But lo! Last night I was relating all this to my dear friend Connie (with less insanity, I hope), and even this morning she pointed out these words to me:

"The heavens declare the glory of God, and the expanse proclaims His handiwork. Day to day pours out speech, and night to night reveals knowledge. There is no speech, nor are there words, whose voice is not heard."

The more I think about it, the less insane it seems that the night sky and the winds of spring might be talking to me. God has created beauty all around us, and beauty speaks.

Only a few years back, I was asking the question "what is art?" Yet now I find myself asking, "What isn't art?" It seems like everything God has made has something to say. What's more, He imparted even to us the ability to create, and it seems to me that everything we create has something to say, even if it exists for practical purposes.

Even what we create seems to glorify God in that it cannot be built outside what He has created. For instance, we cannot build a skyscraper apart from physics. Music is another good example. God created the notes and let's us discover the chords. Though we are allowed the creativity, God has already created all the possibilities of sounds to be played.

But the fact remains that we live in a world of corruption. Natural disaster, war, hate, everything gives you cancer. So then it is the artist's job to pull light and beauty out of darkness and despair. In this, he glorifies God.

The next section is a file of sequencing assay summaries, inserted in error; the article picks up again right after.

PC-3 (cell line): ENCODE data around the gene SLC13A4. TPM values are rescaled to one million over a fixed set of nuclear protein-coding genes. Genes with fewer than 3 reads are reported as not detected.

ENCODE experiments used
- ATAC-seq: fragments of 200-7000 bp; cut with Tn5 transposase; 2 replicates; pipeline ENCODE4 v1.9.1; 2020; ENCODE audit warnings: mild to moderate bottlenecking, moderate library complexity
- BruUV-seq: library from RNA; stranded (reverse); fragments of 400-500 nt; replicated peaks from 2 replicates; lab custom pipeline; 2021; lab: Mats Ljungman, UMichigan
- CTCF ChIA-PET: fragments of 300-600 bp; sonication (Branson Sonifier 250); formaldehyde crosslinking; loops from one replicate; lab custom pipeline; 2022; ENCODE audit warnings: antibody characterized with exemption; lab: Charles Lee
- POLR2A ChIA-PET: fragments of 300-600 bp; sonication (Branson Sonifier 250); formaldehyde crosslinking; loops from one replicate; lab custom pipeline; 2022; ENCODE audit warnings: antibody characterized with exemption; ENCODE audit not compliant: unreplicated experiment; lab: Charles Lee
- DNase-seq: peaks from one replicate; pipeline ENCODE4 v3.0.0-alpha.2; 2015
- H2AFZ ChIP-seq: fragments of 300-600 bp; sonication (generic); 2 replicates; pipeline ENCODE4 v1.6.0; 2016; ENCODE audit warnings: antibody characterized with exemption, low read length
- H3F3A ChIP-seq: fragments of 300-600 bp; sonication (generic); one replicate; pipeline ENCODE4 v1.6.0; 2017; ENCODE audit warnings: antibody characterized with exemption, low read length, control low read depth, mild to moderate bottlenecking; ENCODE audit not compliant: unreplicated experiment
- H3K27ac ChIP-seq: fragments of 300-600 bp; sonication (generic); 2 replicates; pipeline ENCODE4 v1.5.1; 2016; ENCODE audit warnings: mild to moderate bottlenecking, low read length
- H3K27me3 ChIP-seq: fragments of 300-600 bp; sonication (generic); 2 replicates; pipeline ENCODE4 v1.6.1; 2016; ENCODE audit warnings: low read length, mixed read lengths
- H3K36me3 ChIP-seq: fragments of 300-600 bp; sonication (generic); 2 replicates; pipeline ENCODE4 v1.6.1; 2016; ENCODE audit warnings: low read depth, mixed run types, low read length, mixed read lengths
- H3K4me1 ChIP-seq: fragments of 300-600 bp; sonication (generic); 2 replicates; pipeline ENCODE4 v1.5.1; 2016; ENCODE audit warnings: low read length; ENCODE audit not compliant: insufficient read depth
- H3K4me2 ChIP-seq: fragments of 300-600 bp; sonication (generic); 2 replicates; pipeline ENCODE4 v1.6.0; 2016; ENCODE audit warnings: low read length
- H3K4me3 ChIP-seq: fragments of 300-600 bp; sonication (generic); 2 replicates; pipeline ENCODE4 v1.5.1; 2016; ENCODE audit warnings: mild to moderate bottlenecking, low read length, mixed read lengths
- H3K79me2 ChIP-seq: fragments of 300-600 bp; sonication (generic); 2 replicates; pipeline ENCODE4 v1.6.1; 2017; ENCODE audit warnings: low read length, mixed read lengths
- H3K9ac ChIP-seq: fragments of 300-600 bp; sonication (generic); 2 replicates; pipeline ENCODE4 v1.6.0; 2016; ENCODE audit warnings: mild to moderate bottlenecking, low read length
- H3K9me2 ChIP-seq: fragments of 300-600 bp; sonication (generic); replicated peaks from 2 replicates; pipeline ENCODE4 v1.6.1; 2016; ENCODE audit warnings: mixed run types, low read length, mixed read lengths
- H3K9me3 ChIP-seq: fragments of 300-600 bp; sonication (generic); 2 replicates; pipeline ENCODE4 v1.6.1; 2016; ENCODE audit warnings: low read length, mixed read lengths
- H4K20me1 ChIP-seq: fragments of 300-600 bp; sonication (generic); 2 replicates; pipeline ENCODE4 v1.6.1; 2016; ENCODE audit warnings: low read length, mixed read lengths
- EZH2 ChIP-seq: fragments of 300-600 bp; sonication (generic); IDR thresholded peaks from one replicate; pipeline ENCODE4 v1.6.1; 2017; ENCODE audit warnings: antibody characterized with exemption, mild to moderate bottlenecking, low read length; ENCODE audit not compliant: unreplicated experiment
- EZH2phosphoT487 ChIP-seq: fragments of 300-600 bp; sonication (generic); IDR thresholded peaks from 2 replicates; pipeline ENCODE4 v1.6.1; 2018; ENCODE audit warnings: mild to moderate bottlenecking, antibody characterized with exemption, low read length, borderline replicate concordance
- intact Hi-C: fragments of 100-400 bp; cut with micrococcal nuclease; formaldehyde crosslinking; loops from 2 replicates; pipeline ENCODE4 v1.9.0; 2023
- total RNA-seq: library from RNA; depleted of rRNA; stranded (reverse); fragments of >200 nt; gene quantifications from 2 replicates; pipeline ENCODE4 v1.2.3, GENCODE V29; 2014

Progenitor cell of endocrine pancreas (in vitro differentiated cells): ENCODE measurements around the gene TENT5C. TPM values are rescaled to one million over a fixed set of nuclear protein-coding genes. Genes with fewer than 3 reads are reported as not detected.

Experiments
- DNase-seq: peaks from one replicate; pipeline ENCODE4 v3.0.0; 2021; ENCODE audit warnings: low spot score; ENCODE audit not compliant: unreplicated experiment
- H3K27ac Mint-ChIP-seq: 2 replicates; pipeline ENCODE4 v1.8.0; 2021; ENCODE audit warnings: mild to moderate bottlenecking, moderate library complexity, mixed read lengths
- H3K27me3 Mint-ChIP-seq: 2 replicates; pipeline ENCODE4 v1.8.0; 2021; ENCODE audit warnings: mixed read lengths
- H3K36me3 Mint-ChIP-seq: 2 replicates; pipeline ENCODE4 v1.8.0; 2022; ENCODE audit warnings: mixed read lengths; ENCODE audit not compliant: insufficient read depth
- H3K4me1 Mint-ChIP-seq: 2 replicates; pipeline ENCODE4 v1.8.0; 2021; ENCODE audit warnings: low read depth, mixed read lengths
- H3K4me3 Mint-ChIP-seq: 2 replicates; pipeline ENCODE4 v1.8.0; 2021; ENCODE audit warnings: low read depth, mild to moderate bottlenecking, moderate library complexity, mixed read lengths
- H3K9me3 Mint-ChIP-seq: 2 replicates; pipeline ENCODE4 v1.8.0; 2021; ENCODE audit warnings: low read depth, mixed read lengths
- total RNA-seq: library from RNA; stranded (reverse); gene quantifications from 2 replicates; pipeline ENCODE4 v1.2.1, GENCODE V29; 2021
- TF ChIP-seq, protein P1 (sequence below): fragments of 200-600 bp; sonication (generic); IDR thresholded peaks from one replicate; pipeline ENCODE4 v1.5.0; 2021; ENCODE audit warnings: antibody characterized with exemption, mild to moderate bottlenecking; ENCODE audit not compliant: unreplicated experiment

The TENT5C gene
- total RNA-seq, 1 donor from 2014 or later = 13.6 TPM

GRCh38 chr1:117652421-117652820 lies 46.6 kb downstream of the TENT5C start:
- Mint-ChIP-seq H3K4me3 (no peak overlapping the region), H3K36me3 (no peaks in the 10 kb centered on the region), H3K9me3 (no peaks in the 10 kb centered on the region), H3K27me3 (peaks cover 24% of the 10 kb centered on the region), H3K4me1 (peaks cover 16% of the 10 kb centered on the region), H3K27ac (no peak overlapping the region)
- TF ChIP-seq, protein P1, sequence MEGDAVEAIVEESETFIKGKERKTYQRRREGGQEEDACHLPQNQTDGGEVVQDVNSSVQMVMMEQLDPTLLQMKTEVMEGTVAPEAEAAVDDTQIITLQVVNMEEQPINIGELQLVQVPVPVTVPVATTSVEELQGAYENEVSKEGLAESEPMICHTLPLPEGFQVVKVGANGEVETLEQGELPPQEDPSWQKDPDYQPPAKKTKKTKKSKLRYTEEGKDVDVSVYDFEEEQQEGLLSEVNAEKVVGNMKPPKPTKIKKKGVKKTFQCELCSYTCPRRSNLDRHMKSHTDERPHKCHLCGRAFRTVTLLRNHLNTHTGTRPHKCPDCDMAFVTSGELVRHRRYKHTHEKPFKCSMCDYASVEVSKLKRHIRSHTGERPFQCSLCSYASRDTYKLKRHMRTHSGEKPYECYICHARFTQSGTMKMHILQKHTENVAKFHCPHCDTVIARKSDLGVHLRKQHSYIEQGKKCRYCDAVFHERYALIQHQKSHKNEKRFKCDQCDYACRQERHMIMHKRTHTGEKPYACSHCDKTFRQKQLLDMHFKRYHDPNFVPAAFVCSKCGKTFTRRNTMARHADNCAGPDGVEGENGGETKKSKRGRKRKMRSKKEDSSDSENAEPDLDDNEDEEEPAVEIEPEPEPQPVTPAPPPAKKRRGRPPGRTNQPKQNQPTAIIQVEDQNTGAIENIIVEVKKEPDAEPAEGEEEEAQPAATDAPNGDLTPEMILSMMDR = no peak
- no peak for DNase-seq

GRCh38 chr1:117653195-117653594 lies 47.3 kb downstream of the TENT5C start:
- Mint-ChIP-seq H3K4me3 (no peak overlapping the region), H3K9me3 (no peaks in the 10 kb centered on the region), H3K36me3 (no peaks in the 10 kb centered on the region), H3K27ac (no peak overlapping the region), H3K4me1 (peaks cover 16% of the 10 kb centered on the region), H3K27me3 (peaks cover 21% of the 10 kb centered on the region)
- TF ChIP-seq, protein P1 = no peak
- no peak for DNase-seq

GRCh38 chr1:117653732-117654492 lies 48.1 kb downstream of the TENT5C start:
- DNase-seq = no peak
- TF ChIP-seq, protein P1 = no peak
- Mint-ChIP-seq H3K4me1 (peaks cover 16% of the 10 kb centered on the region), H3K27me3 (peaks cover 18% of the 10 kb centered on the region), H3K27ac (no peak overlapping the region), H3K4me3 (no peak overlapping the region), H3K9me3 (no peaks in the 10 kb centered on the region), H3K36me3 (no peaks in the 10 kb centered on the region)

Even to the unbeliever can the artist give hope, just in reminding him that there is beauty. I speak not only of the Christian artist, but also the secular. Creating beauty, they glorify. Some may even blaspheme in their work, but I think that the fact that they are searching for beauty deserves some merit.

Even Satan, who tries to distract us from the beauty of Yahweh, is being used to bring glory to Yahweh. Even in that contrast is beauty.

Monday, April 21, 2008

The Sun Came Back

I really want to write in my newfound blog... But I'm afraid I don't have much to say.


Above: Me, with little to say.

Today was such a beautiful day! Unfortunately, that's bad news for my studies. In addition to sleeping through my first class and through chapel, I spent the majority of the afternoon wandering about outside, just hanging out with good friends. Then the evening... Then the night...

Ah, but it's all good. With the sun back, I'm beginning to feel happy again! Everything is beautiful; even the air smells so wonderful. I didn't get a thing done today, but at least I enjoyed the day. Actually, I don't think the next two weeks are going to be that bad... Assuming I don't have to study, that is...

Sunday, April 20, 2008

Here I Am

After many failed attempts,

I've come crawling back to the blogging craze like a paraplegic zombie drags its torn corpse to warm flesh.

My life is boring and I'm a pretty bland person. Join me as I venture into the mediocrity of everyday life and confront the horrors of my ongoing identity crisis.


Above: Me, having fun.

My thoughts are bad like my grammar too.